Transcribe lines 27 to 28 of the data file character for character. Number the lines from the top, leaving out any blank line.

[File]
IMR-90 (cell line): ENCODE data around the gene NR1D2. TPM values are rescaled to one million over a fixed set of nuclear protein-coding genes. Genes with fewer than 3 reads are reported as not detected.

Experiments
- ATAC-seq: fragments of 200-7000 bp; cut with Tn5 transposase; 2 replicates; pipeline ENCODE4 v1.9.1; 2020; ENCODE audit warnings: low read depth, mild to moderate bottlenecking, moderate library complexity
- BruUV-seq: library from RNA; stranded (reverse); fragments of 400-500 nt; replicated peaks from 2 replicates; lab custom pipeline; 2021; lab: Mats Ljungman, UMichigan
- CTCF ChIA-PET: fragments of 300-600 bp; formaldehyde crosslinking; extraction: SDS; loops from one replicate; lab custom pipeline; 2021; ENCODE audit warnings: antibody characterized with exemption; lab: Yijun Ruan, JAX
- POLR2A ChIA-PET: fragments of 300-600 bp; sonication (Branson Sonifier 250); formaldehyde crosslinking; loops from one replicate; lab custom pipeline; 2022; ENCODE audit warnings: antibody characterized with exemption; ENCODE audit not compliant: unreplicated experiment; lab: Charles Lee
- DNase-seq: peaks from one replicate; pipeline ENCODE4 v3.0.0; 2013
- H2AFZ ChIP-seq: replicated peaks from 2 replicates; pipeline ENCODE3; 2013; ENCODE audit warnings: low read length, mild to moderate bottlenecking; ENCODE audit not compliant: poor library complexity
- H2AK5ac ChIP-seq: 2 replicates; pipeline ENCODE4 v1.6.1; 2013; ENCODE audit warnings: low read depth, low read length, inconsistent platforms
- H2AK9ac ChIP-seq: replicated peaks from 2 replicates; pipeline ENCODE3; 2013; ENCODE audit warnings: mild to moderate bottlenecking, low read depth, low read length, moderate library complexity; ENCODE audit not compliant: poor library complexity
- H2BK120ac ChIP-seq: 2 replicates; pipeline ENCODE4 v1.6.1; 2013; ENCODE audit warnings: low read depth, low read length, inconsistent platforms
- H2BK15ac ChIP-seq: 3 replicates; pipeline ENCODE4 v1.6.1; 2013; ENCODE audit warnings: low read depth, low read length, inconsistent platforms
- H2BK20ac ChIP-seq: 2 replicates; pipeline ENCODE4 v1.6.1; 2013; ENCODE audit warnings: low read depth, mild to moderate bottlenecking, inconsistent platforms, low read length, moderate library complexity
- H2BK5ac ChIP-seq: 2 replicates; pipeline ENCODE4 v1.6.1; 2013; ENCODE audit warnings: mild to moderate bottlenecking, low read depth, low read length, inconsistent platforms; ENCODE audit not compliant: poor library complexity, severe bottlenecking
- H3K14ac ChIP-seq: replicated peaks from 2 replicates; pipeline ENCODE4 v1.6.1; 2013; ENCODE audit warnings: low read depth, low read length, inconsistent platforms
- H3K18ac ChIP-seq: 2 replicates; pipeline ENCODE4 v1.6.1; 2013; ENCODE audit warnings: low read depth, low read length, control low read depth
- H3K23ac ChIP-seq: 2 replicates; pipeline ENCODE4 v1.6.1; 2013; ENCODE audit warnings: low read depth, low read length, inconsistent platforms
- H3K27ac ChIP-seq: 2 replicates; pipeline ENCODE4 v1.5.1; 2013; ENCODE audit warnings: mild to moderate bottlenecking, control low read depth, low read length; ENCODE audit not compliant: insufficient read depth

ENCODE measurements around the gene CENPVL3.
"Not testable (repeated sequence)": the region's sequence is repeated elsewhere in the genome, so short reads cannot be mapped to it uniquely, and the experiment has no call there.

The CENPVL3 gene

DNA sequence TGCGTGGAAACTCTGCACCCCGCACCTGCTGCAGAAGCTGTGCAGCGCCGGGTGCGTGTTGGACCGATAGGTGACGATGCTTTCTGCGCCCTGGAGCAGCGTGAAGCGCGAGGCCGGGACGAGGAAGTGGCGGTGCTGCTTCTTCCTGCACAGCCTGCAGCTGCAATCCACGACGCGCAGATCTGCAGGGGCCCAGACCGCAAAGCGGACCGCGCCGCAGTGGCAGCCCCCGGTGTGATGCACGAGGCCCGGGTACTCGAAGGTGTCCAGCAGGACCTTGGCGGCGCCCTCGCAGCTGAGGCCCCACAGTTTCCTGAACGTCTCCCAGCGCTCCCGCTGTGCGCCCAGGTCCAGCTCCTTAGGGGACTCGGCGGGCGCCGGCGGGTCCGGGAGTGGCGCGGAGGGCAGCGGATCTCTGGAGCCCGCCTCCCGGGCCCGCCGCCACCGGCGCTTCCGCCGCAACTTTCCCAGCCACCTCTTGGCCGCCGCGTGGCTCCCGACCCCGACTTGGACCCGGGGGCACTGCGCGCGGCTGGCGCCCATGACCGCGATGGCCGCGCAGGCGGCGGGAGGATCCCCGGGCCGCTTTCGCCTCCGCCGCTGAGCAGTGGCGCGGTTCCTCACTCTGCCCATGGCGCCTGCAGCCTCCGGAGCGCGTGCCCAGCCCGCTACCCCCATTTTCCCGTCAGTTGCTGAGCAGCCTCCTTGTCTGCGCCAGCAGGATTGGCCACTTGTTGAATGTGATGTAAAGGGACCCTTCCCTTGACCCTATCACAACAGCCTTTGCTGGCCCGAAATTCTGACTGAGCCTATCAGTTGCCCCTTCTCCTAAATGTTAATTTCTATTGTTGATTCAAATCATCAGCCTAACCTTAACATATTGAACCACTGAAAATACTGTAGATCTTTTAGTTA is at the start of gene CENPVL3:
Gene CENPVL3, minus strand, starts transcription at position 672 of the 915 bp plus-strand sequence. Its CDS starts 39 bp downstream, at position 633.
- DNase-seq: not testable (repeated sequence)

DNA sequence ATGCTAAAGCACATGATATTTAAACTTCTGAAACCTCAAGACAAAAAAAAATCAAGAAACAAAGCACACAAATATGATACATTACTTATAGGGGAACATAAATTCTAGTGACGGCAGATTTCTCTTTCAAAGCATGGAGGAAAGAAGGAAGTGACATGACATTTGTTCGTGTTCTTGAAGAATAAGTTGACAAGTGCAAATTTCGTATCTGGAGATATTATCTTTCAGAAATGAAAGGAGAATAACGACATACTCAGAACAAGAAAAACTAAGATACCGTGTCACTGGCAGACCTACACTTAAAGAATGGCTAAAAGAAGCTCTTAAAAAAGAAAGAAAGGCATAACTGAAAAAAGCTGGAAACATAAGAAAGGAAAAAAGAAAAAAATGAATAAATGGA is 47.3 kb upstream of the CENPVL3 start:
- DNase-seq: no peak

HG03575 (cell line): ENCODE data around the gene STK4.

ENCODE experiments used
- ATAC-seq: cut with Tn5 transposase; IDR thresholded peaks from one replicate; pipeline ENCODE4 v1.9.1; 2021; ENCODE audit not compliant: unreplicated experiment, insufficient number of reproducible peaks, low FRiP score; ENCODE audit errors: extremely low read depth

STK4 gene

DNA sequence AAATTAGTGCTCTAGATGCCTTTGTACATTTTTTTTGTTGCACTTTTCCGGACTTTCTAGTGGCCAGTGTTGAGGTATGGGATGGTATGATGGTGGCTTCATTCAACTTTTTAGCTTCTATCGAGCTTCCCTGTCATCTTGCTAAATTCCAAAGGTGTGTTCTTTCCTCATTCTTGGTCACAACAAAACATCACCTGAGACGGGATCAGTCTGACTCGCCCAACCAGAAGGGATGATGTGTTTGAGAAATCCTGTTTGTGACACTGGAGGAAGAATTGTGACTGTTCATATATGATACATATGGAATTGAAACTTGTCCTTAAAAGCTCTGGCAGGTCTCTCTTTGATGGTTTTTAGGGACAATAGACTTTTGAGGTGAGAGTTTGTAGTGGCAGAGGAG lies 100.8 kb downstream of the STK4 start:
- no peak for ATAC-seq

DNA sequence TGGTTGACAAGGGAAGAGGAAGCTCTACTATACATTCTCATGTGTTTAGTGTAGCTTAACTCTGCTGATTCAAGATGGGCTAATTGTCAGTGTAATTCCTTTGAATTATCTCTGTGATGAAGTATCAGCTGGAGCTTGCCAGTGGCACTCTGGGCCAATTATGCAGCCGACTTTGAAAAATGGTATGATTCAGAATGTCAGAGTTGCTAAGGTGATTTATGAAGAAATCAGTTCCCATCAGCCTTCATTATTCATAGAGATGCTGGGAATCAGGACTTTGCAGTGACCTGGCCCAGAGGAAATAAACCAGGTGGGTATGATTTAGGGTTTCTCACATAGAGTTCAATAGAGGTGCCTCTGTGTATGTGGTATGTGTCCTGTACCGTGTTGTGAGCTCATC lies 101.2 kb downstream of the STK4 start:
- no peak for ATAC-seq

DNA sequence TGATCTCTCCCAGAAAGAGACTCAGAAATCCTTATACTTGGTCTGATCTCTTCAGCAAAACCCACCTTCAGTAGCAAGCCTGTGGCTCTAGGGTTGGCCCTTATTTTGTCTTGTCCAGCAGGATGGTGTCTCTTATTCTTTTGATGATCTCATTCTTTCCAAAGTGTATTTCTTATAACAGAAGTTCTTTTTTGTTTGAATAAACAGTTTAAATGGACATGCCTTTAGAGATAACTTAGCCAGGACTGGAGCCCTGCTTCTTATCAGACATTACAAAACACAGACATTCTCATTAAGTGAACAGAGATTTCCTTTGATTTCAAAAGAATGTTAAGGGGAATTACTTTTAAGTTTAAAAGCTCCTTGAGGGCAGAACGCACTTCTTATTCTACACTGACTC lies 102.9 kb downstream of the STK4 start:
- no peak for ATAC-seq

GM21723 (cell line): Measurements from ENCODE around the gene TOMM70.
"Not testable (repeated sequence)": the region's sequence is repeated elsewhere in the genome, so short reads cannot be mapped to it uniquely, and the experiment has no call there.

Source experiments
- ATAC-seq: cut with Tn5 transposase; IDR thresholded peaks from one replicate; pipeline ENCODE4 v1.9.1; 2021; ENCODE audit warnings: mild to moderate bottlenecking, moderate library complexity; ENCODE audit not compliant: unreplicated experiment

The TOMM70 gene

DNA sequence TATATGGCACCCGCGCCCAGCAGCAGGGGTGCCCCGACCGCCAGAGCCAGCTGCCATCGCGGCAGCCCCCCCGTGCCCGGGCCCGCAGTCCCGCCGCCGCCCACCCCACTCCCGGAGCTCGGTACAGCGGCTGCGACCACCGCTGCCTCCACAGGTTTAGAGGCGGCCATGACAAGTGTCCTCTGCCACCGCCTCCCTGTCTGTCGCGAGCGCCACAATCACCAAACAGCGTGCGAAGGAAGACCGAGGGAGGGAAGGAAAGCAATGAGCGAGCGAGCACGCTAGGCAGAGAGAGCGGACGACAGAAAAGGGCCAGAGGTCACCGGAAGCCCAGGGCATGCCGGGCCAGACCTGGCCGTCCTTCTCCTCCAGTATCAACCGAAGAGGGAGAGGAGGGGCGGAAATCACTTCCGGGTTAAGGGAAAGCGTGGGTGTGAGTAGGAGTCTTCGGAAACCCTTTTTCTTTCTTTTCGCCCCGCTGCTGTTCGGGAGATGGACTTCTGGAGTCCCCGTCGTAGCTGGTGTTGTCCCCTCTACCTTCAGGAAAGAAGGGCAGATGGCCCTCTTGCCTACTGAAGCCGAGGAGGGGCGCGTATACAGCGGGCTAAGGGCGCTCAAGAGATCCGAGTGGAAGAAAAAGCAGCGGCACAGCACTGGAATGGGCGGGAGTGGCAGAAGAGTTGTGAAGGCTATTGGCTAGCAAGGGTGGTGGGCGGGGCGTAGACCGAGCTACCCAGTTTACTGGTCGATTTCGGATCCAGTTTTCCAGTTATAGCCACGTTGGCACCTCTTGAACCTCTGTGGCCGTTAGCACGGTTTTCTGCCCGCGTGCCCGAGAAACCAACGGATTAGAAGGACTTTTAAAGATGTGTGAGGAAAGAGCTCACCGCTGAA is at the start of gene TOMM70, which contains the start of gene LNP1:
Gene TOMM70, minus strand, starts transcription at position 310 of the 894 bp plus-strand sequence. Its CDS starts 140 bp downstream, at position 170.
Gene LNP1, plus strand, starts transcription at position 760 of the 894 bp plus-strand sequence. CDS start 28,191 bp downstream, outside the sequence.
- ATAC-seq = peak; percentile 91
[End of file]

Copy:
HG03575 (cell line): ENCODE data around the gene STK4.

ENCODE experiments used